Flanking gives advantage on attack rolls against a common enemy. A creature can’t flank an enemy that it can’t see. A creature also can’t flank while it is incapacitated.
WILD SHAPE FORMS
Known Beast Shapes
When you gain the Wild Shape feature at 2nd level, you are deeply familiar with three beasts of your choice and can transform into them.
To choose the three beast shapes, you first need to determine whether your druid grew up in a temperate or a tropical region, consulting with your DM. Then refer to the Common Beast Shapes table that corresponds to the region you selected. That table lists the beasts you can choose from, based on your druid level. The table presents the animals that a druid is most likely to have seen as a novice, to have learned about through mystic research, or to have a special affinity with.
Each time you gain a druid level later, you can choose one more beast shape from the same table you used at 2nd level.
Common Beast Shapes – Temperate
*A member of the Circle of the Moon can choose this beast at 2nd level.
Common Beast Shapes – Tropical
*A member of the Circle of the Moon can choose this beast at 2nd level.
Gaining Extra Beast Shapes
In addition to the beast shapes you gain for free when you level up, you can acquire new shapes on your adventures. Do you see a dinosaur, a saber-toothed tiger, a giant eagle, or some other exotic critter that you want to turn into? This rule gives you a method for learning how to do so. It requires you to abide by the limitations in the Wild Shape feature (see the Beast Shapes table in the Player’s Handbook, page 66). When you see a beast whose shape you’d like to learn, you have two options:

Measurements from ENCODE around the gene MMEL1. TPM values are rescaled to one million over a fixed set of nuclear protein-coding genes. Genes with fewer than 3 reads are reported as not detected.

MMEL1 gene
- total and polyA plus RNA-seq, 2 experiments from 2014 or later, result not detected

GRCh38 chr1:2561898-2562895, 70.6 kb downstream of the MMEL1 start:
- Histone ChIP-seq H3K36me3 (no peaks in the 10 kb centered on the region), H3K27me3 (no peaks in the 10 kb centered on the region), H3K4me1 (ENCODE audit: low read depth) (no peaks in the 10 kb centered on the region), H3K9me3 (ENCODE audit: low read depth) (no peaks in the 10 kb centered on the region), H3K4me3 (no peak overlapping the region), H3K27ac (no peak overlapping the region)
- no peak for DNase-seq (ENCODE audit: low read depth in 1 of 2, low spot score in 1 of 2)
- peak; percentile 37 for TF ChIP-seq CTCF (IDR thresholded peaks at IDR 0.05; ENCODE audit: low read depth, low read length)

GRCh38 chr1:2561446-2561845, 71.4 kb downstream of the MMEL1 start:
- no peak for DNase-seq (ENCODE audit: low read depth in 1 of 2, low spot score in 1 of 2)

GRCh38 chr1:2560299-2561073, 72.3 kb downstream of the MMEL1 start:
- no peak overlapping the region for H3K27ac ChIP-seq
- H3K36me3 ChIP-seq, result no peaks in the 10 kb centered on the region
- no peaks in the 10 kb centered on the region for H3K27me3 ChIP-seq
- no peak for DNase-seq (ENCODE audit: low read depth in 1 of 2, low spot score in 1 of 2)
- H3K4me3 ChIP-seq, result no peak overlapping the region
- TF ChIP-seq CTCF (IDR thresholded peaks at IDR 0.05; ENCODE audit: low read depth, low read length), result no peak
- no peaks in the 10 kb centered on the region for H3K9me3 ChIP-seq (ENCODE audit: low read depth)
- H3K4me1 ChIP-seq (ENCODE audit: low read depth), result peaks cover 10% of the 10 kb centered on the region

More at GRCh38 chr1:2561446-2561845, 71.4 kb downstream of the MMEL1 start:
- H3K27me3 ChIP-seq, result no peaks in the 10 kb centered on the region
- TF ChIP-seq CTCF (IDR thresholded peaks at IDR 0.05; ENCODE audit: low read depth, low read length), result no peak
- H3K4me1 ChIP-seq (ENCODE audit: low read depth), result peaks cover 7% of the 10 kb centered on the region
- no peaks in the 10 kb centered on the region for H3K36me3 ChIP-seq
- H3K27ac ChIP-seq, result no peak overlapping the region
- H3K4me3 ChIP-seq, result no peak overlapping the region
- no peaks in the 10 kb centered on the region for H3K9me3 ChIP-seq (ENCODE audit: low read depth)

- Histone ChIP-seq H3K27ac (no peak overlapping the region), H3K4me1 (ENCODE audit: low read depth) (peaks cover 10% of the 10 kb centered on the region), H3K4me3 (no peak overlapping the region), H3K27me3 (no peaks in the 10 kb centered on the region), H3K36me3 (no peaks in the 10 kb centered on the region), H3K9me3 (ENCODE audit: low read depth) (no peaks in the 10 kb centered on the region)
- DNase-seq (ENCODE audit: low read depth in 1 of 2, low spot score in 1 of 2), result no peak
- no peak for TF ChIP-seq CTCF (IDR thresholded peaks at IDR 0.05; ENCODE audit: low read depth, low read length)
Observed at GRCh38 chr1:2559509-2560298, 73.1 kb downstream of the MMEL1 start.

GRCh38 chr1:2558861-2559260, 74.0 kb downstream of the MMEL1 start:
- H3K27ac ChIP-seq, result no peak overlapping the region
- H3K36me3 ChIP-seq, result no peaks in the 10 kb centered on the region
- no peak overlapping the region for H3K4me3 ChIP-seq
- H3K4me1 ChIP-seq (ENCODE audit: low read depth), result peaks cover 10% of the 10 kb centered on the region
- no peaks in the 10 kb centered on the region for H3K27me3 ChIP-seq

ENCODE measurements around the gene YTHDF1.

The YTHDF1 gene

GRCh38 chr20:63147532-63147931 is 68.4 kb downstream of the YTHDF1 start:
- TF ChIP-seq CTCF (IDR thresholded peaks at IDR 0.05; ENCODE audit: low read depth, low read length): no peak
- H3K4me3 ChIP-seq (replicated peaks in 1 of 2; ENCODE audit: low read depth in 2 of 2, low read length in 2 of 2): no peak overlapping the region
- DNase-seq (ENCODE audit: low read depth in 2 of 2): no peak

Observation. You learn the beast’s shape after observing its behavior for at least 1 hour and succeeding on an Intelligence (Nature) check with a DC equal to 10 + the beast’s challenge rating. For this observation period, your vantage point—whether physical or magical— must be within 150 feet of the beast. If you previously spent at least 1 hour reading a scholarly work about the creature, you have advantage on the check.
Interaction. You learn the beast’s shape after interacting with it peacefully for 10 minutes and succeeding on a Wisdom (Animal Handling) check with a DC equal to 10 + the beast’s challenge rating. For this interaction period, you must be within 15 feet of the beast, and if you spend at least a minute petting it, you have advantage on the check.
Either of these options can be assisted by magic. For example, divination magic can be used to provide safe observation of a dangerous animal, and a spell like animal friendship can lay the groundwork for peaceful interaction.
THE FADING SPIRIT – RESURRECTION RULES
Character death can often prove to become a minor inconvenience in some campaigns once the adventuring party reaches a certain level, with spells being available to return fallen comrades from the afterlife with temporary setbacks, robbing a small element of danger, and threat to future conflicts and challenges within the story.
In order to retain the threat of death in the campaign, we will be using the following rules.